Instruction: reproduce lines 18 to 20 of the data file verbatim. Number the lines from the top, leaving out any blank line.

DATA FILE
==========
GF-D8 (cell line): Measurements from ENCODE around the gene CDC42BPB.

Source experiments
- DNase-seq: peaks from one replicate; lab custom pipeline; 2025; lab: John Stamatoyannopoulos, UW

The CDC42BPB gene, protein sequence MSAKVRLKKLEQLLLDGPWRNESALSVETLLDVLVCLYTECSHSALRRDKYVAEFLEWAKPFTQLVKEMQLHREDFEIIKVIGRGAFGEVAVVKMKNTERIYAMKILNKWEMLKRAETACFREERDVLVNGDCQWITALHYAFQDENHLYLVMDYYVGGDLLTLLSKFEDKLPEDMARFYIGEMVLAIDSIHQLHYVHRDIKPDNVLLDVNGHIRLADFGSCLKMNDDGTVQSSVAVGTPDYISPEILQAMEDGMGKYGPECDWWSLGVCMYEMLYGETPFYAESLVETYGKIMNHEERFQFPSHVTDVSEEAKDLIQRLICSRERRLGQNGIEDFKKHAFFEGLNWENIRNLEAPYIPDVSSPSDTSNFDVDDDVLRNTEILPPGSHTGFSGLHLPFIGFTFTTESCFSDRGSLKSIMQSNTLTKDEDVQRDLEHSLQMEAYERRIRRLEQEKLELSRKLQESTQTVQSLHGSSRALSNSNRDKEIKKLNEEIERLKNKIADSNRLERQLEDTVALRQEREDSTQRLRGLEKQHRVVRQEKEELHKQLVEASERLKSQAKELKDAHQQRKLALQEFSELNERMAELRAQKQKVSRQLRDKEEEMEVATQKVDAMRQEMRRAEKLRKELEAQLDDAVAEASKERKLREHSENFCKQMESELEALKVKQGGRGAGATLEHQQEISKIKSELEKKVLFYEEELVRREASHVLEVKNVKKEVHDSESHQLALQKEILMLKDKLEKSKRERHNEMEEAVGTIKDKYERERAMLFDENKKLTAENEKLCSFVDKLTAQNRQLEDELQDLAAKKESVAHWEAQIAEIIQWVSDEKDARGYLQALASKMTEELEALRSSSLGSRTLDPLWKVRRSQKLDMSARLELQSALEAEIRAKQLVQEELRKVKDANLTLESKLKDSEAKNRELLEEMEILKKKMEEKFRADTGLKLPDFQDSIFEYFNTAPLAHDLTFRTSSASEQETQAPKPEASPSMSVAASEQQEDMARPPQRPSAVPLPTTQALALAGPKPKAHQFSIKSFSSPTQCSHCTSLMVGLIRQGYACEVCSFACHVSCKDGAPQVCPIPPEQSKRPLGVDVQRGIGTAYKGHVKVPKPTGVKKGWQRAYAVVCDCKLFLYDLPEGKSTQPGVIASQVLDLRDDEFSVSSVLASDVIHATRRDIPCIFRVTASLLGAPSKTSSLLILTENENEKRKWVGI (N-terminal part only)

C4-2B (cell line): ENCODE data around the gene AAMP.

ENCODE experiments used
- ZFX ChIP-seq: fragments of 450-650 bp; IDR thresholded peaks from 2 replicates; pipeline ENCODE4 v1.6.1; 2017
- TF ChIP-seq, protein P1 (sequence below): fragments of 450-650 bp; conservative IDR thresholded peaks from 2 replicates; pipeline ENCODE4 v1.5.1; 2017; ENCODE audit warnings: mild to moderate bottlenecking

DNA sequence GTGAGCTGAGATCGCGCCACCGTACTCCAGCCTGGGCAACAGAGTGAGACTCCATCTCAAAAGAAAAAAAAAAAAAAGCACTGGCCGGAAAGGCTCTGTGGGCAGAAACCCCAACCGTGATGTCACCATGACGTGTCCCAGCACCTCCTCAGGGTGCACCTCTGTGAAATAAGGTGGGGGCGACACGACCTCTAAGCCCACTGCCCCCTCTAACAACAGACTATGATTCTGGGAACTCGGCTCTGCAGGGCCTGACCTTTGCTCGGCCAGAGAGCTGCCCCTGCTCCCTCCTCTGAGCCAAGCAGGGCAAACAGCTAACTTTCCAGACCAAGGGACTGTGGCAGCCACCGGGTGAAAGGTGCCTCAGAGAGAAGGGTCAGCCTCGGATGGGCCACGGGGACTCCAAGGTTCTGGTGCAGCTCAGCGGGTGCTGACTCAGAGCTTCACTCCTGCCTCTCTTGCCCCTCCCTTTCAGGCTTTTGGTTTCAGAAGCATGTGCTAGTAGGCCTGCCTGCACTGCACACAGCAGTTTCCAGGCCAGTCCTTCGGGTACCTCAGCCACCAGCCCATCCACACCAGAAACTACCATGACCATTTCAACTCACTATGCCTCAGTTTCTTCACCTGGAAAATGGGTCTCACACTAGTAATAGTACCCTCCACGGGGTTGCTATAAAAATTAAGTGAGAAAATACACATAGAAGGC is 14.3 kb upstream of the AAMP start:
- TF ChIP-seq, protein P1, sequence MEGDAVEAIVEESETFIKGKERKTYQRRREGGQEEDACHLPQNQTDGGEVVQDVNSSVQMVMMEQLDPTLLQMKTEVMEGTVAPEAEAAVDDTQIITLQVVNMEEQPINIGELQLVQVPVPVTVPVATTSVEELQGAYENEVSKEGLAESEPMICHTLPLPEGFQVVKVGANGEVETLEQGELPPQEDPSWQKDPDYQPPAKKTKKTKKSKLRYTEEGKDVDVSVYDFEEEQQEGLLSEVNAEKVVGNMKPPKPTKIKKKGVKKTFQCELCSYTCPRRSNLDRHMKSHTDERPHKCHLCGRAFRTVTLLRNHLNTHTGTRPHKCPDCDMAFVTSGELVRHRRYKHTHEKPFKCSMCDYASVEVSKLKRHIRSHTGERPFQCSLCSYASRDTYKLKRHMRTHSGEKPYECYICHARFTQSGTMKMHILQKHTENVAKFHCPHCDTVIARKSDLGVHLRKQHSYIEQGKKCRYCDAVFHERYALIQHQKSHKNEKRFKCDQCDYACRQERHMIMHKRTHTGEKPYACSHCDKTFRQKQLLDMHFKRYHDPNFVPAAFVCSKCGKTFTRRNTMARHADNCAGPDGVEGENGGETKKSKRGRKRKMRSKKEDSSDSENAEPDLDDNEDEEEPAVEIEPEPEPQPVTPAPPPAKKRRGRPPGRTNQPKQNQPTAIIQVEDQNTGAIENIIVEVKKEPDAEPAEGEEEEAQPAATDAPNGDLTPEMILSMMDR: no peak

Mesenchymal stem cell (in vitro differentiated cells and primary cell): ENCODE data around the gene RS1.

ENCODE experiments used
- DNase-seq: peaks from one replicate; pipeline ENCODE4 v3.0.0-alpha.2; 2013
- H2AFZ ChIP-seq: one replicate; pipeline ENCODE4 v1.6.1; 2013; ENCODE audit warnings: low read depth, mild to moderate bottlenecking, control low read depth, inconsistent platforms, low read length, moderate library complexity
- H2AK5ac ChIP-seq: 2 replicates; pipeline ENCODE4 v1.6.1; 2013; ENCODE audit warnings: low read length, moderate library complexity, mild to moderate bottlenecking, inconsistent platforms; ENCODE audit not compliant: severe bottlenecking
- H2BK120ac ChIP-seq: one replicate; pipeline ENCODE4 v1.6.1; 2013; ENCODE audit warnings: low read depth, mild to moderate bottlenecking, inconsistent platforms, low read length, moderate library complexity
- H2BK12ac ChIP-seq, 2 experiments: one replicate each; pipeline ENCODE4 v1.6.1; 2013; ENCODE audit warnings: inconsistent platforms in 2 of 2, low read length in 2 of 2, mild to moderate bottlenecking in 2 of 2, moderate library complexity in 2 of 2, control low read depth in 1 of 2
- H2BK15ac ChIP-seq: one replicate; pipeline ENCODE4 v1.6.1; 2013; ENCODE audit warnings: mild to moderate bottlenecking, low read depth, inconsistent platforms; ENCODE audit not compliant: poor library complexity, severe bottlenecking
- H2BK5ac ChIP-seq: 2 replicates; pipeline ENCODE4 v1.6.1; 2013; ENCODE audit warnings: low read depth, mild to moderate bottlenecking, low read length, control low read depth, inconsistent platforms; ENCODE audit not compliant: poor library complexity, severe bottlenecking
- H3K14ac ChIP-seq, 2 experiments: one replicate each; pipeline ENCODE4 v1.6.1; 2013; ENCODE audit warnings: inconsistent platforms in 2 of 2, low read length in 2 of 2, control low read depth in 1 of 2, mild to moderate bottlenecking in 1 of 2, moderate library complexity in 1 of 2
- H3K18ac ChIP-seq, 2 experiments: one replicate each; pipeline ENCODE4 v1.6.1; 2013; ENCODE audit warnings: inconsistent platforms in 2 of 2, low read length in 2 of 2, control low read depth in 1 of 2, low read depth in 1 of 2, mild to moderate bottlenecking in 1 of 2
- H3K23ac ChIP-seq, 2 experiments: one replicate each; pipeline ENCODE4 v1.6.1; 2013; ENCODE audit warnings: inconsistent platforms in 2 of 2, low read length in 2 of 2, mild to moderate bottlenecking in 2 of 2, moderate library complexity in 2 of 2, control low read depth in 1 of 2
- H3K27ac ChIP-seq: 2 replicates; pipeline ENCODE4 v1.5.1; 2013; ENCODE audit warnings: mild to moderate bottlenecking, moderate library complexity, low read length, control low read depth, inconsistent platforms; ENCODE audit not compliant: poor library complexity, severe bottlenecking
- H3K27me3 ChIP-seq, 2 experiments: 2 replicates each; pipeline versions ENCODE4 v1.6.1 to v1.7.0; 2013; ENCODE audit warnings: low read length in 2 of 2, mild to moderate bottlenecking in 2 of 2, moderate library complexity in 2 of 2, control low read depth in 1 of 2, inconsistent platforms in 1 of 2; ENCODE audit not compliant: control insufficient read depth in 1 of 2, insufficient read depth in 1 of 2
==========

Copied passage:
- H2BK15ac ChIP-seq: one replicate; pipeline ENCODE4 v1.6.1; 2013; ENCODE audit warnings: mild to moderate bottlenecking, low read depth, inconsistent platforms; ENCODE audit not compliant: poor library complexity, severe bottlenecking
- H2BK5ac ChIP-seq: 2 replicates; pipeline ENCODE4 v1.6.1; 2013; ENCODE audit warnings: low read depth, mild to moderate bottlenecking, low read length, control low read depth, inconsistent platforms; ENCODE audit not compliant: poor library complexity, severe bottlenecking
- H3K14ac ChIP-seq, 2 experiments: one replicate each; pipeline ENCODE4 v1.6.1; 2013; ENCODE audit warnings: inconsistent platforms in 2 of 2, low read length in 2 of 2, control low read depth in 1 of 2, mild to moderate bottlenecking in 1 of 2, moderate library complexity in 1 of 2